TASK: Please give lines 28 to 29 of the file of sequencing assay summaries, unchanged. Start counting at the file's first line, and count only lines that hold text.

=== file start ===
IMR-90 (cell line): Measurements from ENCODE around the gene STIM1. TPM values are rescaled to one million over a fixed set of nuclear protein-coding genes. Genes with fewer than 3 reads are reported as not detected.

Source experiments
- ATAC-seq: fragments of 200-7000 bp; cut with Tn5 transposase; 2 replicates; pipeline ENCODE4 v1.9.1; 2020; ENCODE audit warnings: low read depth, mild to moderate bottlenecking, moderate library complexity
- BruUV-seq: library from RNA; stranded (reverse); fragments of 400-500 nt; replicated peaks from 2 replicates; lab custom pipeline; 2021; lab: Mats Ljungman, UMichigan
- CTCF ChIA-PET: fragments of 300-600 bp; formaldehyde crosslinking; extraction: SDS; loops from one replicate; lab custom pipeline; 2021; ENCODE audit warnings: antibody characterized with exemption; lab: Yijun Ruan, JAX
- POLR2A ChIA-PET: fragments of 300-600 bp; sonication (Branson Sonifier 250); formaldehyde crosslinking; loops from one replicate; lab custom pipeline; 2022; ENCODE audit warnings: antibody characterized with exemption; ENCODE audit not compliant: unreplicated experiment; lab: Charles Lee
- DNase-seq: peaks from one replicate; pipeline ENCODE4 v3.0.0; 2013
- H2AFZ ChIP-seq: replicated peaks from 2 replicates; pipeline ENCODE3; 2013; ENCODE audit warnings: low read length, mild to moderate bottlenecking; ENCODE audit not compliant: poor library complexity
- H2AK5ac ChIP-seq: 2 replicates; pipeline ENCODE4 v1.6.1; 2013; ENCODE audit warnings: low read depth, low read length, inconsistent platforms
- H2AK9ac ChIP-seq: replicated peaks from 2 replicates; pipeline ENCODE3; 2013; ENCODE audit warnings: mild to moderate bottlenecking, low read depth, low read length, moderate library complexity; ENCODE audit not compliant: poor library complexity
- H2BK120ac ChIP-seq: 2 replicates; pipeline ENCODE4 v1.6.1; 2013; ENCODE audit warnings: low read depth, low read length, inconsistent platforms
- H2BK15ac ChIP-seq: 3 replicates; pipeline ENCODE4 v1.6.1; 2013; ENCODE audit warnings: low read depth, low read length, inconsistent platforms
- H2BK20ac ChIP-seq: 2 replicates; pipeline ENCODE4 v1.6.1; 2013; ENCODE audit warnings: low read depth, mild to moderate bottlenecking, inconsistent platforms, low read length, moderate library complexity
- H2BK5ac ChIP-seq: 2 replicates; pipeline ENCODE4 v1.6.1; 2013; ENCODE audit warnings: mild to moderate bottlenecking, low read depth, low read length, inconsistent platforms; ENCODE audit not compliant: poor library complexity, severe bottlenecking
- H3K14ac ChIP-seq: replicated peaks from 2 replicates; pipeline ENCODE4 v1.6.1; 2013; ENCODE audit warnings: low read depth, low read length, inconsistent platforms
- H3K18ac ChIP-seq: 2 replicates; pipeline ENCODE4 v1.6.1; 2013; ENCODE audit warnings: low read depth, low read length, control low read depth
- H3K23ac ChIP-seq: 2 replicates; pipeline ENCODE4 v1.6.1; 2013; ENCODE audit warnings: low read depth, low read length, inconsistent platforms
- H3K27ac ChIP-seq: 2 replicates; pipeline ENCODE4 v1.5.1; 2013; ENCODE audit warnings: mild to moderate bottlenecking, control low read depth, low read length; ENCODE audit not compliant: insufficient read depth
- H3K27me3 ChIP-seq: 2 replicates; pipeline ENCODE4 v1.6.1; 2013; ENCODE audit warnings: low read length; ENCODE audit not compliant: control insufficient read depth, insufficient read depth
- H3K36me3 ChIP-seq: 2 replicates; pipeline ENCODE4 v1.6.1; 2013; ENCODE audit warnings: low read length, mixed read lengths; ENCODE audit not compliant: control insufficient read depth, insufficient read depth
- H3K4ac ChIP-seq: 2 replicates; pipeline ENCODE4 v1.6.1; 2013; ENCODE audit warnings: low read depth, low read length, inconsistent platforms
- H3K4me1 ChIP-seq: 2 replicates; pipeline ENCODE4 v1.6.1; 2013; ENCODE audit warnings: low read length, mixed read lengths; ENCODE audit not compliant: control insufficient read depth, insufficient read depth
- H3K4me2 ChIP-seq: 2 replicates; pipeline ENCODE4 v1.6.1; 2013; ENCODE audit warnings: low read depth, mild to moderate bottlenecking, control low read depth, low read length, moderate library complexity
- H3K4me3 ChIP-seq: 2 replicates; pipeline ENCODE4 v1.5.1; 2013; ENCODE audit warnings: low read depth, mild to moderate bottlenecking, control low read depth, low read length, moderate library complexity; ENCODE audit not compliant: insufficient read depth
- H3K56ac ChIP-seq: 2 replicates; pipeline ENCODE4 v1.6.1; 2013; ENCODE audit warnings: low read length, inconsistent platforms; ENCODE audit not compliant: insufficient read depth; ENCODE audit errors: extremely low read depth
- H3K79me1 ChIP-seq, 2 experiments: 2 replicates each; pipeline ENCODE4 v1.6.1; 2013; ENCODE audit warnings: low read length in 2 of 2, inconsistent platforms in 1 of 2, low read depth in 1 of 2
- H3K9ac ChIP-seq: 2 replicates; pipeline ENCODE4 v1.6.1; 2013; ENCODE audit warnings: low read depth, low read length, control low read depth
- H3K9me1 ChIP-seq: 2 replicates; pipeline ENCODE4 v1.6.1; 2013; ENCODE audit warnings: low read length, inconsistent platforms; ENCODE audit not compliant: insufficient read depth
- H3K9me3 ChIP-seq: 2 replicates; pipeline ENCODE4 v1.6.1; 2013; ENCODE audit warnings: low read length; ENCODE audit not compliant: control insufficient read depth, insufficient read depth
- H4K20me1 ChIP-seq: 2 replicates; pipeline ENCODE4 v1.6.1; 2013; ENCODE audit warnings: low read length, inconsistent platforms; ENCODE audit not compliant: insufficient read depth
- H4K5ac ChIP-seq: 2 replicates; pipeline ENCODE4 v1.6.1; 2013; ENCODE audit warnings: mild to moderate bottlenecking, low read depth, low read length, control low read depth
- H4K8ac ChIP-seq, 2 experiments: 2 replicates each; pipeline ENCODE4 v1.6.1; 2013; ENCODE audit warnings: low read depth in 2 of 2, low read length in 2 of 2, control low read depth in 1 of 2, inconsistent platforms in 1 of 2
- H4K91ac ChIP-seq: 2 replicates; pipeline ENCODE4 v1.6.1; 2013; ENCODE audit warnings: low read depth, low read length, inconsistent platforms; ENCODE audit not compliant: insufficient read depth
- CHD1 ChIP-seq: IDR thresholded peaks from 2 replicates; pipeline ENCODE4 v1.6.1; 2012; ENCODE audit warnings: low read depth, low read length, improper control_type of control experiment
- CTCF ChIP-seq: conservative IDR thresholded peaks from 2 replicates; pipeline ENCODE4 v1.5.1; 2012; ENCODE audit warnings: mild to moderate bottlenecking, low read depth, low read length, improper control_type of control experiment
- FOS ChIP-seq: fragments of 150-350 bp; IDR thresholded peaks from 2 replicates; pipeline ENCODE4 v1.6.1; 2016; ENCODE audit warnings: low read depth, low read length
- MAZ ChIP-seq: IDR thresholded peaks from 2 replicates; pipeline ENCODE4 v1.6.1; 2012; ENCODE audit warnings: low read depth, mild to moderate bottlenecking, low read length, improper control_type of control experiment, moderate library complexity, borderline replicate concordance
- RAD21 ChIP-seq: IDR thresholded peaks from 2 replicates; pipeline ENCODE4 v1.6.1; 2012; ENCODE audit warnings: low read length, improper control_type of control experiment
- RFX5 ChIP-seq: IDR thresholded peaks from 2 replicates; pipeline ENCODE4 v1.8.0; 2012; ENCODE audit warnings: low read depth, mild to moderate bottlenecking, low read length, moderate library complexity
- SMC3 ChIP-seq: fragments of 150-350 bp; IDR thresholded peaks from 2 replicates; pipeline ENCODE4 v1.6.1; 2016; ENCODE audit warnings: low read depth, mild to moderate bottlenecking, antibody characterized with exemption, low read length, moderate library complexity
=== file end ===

- H3K9me1 ChIP-seq: 2 replicates; pipeline ENCODE4 v1.6.1; 2013; ENCODE audit warnings: low read length, inconsistent platforms; ENCODE audit not compliant: insufficient read depth
- H3K9me3 ChIP-seq: 2 replicates; pipeline ENCODE4 v1.6.1; 2013; ENCODE audit warnings: low read length; ENCODE audit not compliant: control insufficient read depth, insufficient read depth